Amendments to the ABC Act AB-1245 and SB-1246
On January 1, 2009, both AB-1245 (Torrico, Chapter 629) and SB- 1246 (Negrete-McLeod, Chapter 395) become effective. The purpose of this advisory is to communicate the Department’s intent to undertake rule-making to amend Rule 106 (Title 4, California Code of Regulations, Section 106).
Disclaimer: The Alcoholic Beverage Control (ABC) regularly archives industry advisories for transparency and historical reference. However, the advisories may not necessarily reflect the current state of the discussed statute or regulation. Please consult the statute, regulation, and/or an attorney before taking any action to ensure compliance with the law.
As the Department has evaluated the new provisions to determine how they will be implemented, certain inconsistencies and challenges have been identified. As explained in detail below, these issues will need to be addressed through amendment to the regulation in order for the statutory changes to be implemented as intended.
This bill amends Business and Professions Code Section 25600. The relevant provisions in Section 25600 are as follows (with the amended language underlined):
(b) (1) Except as provided in paragraph (2), no rule of the department may permit a licensee to give any premium, gift, or free goods of greater than inconsequential value in connection with the sale or distribution of beer. With respect to beer, premiums, gifts, or free goods, including advertising specialties that have no significant utilitarian value other than advertising, shall be deemed to have greater than inconsequential value if they cost more than twenty-five cents ($0.25) per unit, or cost more than fifteen dollars ($15) in the aggregate for all those items given by a single supplier to a single retail premises per calendar year.
(2) (A) No rule of the department may impose a dollar limit for consumer advertising specialties furnished by a beer manufacturer to the general public other than three dollars ($3) per unit original cost to the beer manufacturer who purchased it.
In relevant part, the Department’s Rule 106 presently states the following:
(e)(2)(C) Consumer advertising specialties furnished by a beer supplier to a retailer or to the general public shall not exceed $0.25 per unit original cost to the supplier who purchased it, or $15.00 in the aggregate for all such items given by a single beer supplier to a single retail premises per calendar year.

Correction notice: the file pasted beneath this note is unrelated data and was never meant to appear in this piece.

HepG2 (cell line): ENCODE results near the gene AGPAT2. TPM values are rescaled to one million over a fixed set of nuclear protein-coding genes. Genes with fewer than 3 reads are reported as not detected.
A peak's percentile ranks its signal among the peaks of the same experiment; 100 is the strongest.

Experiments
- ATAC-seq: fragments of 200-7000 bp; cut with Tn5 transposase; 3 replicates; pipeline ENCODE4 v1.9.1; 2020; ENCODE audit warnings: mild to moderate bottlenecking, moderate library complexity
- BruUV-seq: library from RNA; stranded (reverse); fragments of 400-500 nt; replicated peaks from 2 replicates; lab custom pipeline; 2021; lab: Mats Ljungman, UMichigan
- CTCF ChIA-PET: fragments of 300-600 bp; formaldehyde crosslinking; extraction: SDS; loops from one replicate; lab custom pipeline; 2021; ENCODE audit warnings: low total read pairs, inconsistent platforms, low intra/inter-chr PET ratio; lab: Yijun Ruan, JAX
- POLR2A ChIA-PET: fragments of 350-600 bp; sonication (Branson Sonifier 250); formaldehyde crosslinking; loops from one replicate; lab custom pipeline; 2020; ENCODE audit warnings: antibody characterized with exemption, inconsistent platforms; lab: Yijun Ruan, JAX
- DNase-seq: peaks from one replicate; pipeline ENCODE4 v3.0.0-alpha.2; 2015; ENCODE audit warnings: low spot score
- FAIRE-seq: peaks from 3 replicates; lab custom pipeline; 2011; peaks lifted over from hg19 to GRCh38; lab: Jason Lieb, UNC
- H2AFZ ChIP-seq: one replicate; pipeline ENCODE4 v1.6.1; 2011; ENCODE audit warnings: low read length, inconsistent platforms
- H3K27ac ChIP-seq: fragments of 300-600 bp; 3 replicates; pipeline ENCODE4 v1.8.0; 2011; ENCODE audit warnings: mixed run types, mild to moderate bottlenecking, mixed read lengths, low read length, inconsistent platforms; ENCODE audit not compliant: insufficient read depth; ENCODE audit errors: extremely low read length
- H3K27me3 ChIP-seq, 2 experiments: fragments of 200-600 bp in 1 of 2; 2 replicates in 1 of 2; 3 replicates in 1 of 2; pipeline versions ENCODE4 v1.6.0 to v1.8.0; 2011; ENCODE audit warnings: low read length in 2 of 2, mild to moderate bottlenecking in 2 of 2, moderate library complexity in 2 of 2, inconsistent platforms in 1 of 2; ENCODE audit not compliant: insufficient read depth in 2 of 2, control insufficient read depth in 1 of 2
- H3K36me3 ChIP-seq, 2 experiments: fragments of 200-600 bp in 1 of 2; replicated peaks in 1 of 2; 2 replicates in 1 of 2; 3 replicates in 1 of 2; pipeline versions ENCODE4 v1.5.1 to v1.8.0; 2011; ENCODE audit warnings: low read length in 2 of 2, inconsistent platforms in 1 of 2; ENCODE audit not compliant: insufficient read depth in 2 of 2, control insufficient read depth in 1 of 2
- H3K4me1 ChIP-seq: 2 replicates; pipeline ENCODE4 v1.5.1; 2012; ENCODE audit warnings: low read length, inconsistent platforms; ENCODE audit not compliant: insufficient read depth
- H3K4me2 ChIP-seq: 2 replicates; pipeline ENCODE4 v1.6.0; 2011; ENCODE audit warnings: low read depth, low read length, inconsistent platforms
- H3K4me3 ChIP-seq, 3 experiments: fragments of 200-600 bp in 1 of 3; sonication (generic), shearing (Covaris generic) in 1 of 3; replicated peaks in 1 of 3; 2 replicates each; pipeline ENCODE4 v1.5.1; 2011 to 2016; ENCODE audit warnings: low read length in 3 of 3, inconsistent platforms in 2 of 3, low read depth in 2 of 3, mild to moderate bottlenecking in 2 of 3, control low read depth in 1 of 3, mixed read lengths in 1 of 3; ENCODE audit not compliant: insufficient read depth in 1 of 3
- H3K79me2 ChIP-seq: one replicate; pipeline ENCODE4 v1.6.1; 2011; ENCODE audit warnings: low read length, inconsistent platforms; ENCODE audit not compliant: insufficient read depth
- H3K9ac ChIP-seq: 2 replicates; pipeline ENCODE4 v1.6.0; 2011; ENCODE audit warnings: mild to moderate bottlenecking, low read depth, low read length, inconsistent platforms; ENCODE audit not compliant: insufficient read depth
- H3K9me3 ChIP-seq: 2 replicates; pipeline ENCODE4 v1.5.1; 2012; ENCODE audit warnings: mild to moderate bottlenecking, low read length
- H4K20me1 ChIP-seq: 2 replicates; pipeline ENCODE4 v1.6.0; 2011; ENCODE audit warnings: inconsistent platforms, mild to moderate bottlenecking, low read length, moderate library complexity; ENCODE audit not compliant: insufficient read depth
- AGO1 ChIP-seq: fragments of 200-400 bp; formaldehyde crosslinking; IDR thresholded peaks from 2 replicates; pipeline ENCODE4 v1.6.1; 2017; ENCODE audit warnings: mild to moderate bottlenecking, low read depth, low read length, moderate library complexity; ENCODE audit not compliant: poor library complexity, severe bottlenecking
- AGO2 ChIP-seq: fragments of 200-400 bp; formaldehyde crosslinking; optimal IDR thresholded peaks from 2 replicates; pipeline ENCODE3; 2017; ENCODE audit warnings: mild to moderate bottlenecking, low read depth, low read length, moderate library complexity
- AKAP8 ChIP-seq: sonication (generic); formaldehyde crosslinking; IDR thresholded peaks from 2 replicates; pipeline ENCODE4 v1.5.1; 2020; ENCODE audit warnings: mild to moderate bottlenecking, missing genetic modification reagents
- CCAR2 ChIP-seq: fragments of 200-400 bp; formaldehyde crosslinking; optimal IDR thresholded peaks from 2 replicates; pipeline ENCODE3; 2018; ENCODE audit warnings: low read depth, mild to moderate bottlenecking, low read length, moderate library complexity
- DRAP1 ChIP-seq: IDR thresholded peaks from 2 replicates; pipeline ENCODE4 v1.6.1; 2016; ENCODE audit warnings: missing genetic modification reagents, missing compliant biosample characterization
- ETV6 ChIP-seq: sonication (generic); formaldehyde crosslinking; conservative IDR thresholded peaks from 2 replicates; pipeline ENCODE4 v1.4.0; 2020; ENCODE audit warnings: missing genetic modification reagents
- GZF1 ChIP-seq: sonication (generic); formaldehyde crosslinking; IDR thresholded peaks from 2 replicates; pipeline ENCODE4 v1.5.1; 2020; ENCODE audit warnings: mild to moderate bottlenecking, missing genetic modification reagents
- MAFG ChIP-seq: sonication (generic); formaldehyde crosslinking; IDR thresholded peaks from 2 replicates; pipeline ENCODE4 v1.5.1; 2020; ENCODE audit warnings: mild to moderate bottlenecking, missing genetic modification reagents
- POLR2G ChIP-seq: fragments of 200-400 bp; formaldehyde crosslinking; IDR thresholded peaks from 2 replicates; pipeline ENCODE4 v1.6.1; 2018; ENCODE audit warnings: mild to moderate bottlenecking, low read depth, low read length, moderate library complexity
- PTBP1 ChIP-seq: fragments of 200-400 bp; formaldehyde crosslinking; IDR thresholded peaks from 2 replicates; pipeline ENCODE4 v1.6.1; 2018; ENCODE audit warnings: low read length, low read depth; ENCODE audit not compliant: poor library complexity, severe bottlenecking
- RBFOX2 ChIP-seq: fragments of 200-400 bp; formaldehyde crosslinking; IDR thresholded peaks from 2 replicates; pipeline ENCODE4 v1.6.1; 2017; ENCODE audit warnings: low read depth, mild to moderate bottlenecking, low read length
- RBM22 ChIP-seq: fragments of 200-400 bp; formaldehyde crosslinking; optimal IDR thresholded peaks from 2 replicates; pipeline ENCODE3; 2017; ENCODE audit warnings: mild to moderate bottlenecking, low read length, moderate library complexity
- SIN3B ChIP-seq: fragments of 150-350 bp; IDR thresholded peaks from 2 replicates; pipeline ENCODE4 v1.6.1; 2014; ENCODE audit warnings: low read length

Because Section 25600 as amended supersedes Rule 106 to the extent they are inconsistent, any limitation in Rule 106 limiting consumer advertising specialties in an amount other than $3.00 is void as applied to beer manufacturers. However, this does not mean that the limit as to beer manufacturers is automatically increased to $3.00. Rather, until the Department amends Rule 106 to change the limitations on the value of consumer advertising specialties, beer manufacturers are restricted by Section 25600—
which does not allow for anything to be given away unless expressly authorized by statute or Department rule. The Department recognizes that this is a significant departure from the status quo and would also be contrary to the intent of the bill. As such, until either Section 25600 or Rule 106 is amended, the Department intends to exercise its prosecutorial discretion by not pursuing disciplinary action against any beer manufacturer that gives away consumer advertising specialties that comply with current law (i.e., such items cost less than $0.25).
This bill adds Section 25611.3 to the ABC Act and provides as follows:
A beer wholesaler may sell or rent exterior signs advertising beer for use at any on-sale or off-sale retail premises. Exterior signs include, but are not limited to, signs, inflatables, and banners used to advertise a beer manufacturer’s product. Exterior signs must be sold or rented at not less than cost, as defined in Section 17026. An exterior sign that is customized for a retailer must be sold, and may not be rented.
While the intent of this provision was to supersede Rule 106(c)(2) to the extent it requires exterior signs to be sold at not less than the
current market price for such signs, it does not actually do so. Rather, this new section provides only that such signs must be
rented or sold at not less than cost as defined in Business and Professions Code Section 17026. To the extent that this valuation
is less than current market price, then the requirement to sell at not less than current market price remains. If the cost valuation is
greater than current market price, then the sign must be sold at or above such valuation.
With respect to both AB-1245 and SB-1246, the Department intends to undertake rule-making to amend Rule 106. It is anticipated that this process will commence prior to the end of this year. However, unless and until Rule 106 is amended to give effect to the intent behind these provisions, licensees are potentially subject to disciplinary action if they engage in activities contrary to the advice given herein. Rule-making is controlled by the requirements of the Government Code and can take up to, and in some cases in excess of, one year.
If you have any questions regarding this advisory, please contact the Department’s Trade Enforcement Unit at (916) 419-2500.